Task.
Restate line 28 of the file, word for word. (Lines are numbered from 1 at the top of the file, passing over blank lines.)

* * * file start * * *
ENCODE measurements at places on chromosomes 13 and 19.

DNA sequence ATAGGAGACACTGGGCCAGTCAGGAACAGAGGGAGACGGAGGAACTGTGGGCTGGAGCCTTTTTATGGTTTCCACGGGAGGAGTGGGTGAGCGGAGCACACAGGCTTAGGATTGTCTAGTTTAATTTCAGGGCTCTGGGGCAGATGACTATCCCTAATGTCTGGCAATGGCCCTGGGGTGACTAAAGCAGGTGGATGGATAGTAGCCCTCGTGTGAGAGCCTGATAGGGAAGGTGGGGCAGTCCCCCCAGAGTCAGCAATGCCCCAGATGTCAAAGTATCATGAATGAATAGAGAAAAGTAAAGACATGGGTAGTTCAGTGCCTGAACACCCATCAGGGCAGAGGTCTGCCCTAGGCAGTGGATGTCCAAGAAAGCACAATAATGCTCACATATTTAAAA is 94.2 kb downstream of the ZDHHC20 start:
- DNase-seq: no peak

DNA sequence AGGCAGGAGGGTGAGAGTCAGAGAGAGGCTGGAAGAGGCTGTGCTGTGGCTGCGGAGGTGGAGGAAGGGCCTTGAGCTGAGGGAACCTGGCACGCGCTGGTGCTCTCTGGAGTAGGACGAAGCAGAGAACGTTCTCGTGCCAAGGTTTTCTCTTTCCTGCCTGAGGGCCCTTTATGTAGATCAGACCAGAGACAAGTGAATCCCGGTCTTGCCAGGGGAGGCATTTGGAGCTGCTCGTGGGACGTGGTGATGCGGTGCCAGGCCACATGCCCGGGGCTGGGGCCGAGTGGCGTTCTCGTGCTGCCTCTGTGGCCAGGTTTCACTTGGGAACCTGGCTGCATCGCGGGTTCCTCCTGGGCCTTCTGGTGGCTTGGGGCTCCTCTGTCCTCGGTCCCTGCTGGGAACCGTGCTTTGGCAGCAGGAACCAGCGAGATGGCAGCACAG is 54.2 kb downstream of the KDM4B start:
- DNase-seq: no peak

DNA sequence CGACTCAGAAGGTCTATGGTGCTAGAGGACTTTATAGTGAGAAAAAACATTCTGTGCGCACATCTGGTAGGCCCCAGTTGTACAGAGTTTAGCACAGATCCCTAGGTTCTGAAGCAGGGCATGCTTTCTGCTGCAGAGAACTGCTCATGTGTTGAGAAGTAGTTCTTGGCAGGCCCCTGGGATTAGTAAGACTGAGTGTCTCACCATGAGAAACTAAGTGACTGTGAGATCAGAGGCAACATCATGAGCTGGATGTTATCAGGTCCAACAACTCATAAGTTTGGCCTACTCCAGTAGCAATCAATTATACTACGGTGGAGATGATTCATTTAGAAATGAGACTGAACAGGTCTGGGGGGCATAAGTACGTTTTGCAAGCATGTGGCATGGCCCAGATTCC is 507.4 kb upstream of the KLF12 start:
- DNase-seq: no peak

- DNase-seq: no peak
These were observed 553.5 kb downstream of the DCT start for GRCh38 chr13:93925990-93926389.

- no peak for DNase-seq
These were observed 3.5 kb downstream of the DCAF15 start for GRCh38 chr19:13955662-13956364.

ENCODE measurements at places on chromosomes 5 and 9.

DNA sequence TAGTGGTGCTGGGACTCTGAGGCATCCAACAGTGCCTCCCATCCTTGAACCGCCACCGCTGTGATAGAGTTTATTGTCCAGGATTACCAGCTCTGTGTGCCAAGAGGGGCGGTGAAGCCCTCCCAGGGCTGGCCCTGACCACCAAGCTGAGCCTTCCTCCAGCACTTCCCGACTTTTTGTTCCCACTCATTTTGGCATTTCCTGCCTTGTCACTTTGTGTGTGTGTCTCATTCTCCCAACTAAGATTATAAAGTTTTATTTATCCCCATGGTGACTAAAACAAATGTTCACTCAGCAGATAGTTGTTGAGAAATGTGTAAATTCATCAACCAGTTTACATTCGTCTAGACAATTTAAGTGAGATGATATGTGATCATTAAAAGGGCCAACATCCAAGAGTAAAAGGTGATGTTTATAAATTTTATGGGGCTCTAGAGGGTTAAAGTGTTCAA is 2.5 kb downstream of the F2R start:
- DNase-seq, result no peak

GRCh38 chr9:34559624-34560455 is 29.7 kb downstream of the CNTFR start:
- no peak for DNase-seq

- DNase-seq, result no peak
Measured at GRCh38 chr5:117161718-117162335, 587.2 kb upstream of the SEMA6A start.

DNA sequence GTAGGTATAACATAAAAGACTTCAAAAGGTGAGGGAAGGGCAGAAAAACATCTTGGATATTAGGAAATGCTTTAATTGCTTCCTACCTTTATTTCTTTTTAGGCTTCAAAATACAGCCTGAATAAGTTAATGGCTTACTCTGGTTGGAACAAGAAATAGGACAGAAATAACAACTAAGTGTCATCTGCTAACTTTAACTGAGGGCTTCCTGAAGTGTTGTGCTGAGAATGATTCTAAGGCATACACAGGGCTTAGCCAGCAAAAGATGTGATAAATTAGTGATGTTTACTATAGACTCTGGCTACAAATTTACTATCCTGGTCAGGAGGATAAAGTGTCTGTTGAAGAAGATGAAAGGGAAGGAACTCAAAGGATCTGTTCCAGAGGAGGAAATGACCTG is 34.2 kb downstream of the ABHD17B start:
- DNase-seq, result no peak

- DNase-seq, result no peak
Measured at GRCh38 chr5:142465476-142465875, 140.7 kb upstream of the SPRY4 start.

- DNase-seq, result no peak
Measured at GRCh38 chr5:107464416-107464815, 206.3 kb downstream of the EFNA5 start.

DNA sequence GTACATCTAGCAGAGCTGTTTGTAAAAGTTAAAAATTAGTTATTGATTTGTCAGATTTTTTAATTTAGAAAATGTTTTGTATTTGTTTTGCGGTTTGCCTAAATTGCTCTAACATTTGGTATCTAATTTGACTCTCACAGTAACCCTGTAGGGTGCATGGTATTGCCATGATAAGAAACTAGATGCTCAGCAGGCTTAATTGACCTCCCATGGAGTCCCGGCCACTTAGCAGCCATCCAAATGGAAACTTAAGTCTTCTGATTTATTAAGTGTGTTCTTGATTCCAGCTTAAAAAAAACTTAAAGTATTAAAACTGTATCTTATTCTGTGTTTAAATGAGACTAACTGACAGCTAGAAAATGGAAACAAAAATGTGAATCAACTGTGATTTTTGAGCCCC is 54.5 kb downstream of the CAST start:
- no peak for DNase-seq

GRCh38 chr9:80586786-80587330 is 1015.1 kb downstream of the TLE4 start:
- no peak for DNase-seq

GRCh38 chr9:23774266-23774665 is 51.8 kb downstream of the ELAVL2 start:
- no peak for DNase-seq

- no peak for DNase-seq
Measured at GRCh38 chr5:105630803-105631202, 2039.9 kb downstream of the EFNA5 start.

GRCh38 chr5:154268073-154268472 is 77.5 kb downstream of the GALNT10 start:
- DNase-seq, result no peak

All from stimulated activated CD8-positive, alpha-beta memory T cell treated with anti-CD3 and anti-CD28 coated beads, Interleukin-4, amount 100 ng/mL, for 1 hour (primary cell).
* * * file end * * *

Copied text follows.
- no peak for DNase-seq